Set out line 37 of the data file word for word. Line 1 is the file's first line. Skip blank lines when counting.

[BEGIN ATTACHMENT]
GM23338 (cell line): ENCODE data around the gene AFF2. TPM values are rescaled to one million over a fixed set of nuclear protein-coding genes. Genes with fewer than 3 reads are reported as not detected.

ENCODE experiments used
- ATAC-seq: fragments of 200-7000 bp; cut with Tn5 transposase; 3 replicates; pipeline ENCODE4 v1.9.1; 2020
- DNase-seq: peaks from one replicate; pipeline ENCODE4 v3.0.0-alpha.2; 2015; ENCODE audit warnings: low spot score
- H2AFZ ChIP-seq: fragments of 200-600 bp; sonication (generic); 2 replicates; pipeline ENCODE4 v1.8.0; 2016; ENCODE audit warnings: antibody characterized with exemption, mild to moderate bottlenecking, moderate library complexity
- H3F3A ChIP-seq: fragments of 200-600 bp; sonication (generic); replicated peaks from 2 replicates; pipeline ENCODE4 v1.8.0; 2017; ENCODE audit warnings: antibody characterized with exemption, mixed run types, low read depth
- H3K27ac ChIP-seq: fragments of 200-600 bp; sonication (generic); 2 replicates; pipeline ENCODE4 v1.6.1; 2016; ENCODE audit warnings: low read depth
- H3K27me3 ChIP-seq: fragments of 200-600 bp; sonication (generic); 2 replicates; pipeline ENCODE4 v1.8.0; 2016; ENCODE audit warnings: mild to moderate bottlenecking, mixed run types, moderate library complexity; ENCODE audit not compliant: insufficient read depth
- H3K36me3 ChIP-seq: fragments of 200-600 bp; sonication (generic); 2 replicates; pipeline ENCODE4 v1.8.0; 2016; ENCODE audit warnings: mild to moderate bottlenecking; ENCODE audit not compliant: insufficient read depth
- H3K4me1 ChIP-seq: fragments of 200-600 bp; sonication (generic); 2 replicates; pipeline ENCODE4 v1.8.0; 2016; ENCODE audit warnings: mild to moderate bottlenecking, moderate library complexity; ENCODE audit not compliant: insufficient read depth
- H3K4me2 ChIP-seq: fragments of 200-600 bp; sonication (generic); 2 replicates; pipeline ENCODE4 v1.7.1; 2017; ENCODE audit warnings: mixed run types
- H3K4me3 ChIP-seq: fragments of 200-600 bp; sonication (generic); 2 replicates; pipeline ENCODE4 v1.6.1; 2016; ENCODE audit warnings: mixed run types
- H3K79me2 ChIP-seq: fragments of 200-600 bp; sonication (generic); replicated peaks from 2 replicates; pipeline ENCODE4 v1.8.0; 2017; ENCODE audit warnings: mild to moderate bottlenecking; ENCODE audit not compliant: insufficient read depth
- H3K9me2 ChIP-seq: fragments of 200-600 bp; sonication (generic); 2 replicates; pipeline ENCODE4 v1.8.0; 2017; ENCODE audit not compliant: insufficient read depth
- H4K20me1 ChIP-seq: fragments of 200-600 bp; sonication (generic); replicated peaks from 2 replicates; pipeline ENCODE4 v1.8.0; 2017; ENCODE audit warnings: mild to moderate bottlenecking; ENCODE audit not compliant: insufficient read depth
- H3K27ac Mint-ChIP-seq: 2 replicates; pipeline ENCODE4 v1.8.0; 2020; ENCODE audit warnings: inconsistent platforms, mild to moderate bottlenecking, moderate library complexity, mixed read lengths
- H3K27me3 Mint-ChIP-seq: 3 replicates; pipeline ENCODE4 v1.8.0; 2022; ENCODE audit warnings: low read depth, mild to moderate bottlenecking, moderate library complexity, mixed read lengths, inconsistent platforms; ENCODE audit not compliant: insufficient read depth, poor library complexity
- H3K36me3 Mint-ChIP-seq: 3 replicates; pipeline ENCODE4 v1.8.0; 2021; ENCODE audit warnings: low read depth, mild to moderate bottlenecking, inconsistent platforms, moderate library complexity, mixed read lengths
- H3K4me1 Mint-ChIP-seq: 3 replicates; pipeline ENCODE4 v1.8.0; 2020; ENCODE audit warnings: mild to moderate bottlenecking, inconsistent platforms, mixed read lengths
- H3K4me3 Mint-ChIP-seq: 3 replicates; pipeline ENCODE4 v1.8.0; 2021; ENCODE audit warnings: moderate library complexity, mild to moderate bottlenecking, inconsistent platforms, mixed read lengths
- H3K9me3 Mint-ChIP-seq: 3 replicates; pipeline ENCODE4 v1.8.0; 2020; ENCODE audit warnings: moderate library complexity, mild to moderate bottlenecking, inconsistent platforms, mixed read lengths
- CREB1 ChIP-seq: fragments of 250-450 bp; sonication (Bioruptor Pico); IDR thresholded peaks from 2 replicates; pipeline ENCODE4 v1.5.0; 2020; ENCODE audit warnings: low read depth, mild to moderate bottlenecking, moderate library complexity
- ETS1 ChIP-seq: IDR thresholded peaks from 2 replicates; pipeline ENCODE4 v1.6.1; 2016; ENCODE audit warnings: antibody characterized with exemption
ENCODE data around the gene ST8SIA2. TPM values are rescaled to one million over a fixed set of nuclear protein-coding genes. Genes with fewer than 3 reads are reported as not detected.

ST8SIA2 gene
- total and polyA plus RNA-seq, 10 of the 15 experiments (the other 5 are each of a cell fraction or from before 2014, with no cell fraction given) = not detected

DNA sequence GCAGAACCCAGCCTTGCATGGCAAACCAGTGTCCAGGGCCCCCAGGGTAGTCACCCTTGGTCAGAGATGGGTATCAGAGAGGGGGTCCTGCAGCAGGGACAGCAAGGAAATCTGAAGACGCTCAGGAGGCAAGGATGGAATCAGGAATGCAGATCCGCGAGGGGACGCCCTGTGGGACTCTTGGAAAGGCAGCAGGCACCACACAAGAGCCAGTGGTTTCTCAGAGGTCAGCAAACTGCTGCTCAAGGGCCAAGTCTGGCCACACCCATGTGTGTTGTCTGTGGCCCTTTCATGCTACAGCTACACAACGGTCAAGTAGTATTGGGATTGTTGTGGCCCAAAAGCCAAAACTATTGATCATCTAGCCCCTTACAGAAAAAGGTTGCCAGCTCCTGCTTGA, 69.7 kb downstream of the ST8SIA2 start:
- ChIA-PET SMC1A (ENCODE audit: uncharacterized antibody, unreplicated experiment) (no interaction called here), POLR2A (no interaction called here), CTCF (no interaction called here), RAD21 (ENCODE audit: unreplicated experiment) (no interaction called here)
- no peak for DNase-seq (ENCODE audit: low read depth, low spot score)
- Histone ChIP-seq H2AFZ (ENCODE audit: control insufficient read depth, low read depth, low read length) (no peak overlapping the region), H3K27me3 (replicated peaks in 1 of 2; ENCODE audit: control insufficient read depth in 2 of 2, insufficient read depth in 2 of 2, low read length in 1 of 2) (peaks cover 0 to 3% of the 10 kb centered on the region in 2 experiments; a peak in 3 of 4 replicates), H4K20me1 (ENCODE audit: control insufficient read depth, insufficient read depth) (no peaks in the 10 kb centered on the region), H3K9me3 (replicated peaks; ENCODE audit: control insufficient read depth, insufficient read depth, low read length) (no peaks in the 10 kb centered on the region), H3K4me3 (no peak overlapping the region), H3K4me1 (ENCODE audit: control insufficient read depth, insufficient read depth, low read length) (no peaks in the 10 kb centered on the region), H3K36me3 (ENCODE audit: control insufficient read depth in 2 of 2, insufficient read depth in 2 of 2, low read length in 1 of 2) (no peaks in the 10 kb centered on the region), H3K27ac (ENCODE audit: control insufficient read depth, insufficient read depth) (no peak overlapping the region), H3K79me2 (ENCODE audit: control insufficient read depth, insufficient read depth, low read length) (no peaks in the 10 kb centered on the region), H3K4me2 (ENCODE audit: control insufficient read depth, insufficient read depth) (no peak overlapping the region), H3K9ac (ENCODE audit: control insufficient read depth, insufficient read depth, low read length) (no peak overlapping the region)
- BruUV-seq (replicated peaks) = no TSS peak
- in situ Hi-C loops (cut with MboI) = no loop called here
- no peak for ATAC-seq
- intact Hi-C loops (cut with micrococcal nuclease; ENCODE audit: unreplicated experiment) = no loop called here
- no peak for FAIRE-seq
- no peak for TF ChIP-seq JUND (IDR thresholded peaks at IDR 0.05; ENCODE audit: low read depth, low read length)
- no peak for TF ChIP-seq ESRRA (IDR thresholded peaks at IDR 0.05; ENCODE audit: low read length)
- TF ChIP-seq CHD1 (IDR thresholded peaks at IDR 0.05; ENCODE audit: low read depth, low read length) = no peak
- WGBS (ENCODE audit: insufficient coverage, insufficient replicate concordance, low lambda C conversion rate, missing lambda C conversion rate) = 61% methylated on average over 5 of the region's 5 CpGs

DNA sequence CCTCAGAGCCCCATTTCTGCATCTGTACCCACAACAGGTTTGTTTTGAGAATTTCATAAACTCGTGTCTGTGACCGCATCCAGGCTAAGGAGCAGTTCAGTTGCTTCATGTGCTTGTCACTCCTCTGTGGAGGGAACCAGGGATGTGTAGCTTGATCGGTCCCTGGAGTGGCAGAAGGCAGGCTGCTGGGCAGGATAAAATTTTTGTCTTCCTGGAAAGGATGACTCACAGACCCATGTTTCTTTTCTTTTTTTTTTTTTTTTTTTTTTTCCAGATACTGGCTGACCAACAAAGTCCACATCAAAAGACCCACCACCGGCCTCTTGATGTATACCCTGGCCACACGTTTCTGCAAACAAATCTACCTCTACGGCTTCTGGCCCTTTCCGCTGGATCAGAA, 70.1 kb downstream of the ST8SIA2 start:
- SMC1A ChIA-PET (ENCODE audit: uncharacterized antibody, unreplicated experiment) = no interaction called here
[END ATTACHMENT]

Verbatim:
- no peak for TF ChIP-seq ESRRA (IDR thresholded peaks at IDR 0.05; ENCODE audit: low read length)